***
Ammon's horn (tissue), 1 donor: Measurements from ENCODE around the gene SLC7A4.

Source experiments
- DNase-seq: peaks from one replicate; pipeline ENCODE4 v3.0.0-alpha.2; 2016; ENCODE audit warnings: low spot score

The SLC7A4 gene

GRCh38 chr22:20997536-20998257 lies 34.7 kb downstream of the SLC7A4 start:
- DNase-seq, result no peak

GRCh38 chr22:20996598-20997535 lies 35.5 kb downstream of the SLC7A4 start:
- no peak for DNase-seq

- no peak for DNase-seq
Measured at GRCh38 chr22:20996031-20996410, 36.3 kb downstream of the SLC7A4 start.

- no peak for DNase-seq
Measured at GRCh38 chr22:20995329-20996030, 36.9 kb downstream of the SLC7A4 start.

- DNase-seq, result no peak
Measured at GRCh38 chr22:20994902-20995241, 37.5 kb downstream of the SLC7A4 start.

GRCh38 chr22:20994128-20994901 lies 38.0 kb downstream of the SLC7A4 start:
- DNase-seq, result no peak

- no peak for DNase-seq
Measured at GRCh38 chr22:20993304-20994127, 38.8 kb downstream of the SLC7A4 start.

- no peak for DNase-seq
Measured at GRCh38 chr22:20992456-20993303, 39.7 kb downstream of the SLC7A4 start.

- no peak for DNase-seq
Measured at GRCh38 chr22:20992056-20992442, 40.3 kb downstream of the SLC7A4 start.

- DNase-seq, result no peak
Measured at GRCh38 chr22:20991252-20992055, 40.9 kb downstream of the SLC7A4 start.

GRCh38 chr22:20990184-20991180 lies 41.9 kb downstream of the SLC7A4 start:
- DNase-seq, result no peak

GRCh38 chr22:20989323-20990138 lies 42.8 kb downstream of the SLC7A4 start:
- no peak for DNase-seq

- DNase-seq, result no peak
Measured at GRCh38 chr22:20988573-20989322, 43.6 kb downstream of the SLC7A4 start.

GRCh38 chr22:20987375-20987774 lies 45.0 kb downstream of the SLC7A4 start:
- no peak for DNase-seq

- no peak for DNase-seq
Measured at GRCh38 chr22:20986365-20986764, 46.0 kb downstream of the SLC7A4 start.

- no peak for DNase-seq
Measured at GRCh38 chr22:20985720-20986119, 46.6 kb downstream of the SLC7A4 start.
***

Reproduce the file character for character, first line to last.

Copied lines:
Ammon's horn (tissue), 1 donor: Measurements from ENCODE around the gene SLC7A4.

Source experiments
- DNase-seq: peaks from one replicate; pipeline ENCODE4 v3.0.0-alpha.2; 2016; ENCODE audit warnings: low spot score

The SLC7A4 gene

GRCh38 chr22:20997536-20998257 lies 34.7 kb downstream of the SLC7A4 start:
- DNase-seq, result no peak

GRCh38 chr22:20996598-20997535 lies 35.5 kb downstream of the SLC7A4 start:
- no peak for DNase-seq

- no peak for DNase-seq
Measured at GRCh38 chr22:20996031-20996410, 36.3 kb downstream of the SLC7A4 start.

- no peak for DNase-seq
Measured at GRCh38 chr22:20995329-20996030, 36.9 kb downstream of the SLC7A4 start.

- DNase-seq, result no peak
Measured at GRCh38 chr22:20994902-20995241, 37.5 kb downstream of the SLC7A4 start.

GRCh38 chr22:20994128-20994901 lies 38.0 kb downstream of the SLC7A4 start:
- DNase-seq, result no peak

- no peak for DNase-seq
Measured at GRCh38 chr22:20993304-20994127, 38.8 kb downstream of the SLC7A4 start.

- no peak for DNase-seq
Measured at GRCh38 chr22:20992456-20993303, 39.7 kb downstream of the SLC7A4 start.

- no peak for DNase-seq
Measured at GRCh38 chr22:20992056-20992442, 40.3 kb downstream of the SLC7A4 start.

- DNase-seq, result no peak
Measured at GRCh38 chr22:20991252-20992055, 40.9 kb downstream of the SLC7A4 start.

GRCh38 chr22:20990184-20991180 lies 41.9 kb downstream of the SLC7A4 start:
- DNase-seq, result no peak

GRCh38 chr22:20989323-20990138 lies 42.8 kb downstream of the SLC7A4 start:
- no peak for DNase-seq

- DNase-seq, result no peak
Measured at GRCh38 chr22:20988573-20989322, 43.6 kb downstream of the SLC7A4 start.

GRCh38 chr22:20987375-20987774 lies 45.0 kb downstream of the SLC7A4 start:
- no peak for DNase-seq

- no peak for DNase-seq
Measured at GRCh38 chr22:20986365-20986764, 46.0 kb downstream of the SLC7A4 start.

- no peak for DNase-seq
Measured at GRCh38 chr22:20985720-20986119, 46.6 kb downstream of the SLC7A4 start.